The duties carried out by the Jewish police can be divided into three categories: 1) Duties in response to specific German demands as conveyed to the police by the Germans, via the Judenrat. 2) Duties related to the Judenrat's activities among the Jews that were not directly related to Germand demands. 3) Duties related to the Jewish population's needs. The first two categories included collecting ransom payments, personal belongings, and valuables, as well as taxes; fetching people for forced labor; guarding the ghetto wall or fence and the ghetto gates; escorting labor gangs who worked outside the ghetto; and, as time went on, conducting random seizures of persons to be sent to labor camps and participating in the roundup of Jews for mass deportations. The exclusion of the Jewish population from public services and their isolation in ghettos created serious problems. In the early stage of its existence, the Jewish police attended to sanitary conditions and assisted in the distribution of food rations and aid to the needy. It also helped in the control of epidemics, and the settling of disputes - all this, of course, in addition to complying with German demands. The ghetto population appreciated the Jewish police for these public-welfare activities. However, already at this stage, there were instances of corruption and misconduct among the police. As time went on, the role of the Jewish police in alleviating living conditions in the ghetto was considerably reduced.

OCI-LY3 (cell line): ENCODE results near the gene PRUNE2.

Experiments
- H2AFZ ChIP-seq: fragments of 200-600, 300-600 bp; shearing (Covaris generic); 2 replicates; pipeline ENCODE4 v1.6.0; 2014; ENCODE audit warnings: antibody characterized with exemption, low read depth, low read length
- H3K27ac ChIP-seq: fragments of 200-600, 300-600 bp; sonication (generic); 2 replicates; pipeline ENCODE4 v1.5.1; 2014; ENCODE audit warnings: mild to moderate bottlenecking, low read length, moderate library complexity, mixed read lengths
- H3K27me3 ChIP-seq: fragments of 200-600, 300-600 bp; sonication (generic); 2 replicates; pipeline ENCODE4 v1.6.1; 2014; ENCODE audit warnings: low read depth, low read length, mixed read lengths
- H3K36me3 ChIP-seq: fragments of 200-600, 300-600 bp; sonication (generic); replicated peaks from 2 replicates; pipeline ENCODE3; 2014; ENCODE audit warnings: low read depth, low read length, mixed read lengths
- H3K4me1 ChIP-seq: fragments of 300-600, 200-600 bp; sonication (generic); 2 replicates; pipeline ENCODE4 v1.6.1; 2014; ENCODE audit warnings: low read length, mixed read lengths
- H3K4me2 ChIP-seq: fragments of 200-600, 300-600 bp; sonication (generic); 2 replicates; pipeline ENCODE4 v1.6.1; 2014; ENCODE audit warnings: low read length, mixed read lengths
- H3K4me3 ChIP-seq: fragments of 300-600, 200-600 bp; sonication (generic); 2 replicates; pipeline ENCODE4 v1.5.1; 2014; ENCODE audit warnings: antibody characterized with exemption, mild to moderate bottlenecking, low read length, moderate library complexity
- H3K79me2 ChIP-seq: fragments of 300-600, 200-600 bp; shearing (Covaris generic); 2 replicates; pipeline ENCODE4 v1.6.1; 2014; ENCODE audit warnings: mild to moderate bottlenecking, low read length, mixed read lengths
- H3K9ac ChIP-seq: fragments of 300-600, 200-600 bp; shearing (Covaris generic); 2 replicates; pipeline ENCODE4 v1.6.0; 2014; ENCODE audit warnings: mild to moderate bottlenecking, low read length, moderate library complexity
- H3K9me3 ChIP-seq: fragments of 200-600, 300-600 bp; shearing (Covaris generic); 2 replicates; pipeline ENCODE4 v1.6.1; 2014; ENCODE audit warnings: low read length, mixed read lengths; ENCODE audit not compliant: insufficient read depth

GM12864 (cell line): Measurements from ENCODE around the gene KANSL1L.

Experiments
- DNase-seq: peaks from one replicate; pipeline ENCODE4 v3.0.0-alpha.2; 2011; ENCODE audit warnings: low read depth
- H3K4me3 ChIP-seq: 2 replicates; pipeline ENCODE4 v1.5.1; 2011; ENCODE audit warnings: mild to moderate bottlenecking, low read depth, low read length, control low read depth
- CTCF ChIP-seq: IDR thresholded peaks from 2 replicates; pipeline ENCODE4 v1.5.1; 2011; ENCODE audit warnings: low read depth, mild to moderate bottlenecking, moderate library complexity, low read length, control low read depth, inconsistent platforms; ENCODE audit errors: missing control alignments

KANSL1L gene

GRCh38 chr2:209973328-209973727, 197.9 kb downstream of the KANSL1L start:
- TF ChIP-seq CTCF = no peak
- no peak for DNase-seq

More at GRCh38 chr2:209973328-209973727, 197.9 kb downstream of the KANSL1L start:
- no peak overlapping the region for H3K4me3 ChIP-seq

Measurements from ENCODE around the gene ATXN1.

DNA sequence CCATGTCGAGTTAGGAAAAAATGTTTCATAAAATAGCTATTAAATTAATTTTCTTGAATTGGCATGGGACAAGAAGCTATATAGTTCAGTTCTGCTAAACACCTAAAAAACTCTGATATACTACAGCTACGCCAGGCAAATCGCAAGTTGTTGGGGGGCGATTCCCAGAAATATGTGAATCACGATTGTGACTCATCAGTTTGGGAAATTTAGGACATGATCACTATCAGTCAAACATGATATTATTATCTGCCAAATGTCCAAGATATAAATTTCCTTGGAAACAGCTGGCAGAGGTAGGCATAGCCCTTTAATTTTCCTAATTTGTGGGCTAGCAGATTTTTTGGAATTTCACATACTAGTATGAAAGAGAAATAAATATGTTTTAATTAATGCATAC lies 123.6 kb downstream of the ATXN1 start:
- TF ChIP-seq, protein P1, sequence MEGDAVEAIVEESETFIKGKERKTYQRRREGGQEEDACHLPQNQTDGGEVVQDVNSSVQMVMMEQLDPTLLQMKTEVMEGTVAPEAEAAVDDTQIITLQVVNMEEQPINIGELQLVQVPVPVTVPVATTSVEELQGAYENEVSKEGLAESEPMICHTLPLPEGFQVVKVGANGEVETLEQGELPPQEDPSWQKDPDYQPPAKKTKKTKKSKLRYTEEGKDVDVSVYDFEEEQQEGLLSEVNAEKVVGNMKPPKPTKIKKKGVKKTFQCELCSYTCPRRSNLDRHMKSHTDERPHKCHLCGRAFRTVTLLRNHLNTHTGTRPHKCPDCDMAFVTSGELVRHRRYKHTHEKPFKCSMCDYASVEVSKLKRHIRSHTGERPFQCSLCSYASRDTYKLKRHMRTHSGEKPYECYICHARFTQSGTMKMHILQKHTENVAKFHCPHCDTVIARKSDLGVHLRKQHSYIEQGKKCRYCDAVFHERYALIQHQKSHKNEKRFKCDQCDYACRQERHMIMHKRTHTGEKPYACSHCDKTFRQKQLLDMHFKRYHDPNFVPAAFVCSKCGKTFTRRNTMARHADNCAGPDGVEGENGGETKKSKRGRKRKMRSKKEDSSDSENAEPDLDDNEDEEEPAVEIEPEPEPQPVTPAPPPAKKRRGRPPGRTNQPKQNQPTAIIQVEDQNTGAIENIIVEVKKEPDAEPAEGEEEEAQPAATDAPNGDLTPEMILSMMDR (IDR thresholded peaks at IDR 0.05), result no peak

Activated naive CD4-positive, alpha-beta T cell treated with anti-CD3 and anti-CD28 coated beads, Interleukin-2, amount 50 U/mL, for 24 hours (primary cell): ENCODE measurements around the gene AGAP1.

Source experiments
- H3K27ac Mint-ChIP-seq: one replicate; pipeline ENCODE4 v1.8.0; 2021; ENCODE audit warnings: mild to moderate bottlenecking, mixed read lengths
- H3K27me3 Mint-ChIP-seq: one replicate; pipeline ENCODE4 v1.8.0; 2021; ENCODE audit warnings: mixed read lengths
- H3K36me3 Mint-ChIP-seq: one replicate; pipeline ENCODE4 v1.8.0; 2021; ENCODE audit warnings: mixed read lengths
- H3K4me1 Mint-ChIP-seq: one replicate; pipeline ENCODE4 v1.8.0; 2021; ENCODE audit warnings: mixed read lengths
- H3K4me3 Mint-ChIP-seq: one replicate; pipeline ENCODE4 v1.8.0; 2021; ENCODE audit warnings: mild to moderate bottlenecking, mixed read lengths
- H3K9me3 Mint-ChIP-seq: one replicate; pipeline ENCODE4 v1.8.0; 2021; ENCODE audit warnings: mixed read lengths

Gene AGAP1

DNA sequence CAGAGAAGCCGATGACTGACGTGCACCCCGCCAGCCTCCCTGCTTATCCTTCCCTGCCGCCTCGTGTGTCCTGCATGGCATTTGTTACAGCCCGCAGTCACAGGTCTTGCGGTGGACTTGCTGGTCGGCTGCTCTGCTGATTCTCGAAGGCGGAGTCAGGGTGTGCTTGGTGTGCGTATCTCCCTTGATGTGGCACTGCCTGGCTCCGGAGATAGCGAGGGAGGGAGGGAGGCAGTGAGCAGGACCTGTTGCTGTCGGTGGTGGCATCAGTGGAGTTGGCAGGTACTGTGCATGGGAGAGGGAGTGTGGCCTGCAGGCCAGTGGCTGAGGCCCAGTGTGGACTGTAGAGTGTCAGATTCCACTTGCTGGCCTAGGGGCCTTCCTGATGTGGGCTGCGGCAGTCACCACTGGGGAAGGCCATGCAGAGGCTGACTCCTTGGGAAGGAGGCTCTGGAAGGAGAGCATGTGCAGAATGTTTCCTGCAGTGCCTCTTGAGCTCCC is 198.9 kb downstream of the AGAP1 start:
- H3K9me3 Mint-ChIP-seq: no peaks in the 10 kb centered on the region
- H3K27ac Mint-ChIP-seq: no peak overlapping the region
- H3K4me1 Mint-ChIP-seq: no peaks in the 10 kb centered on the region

During the Mass Deportations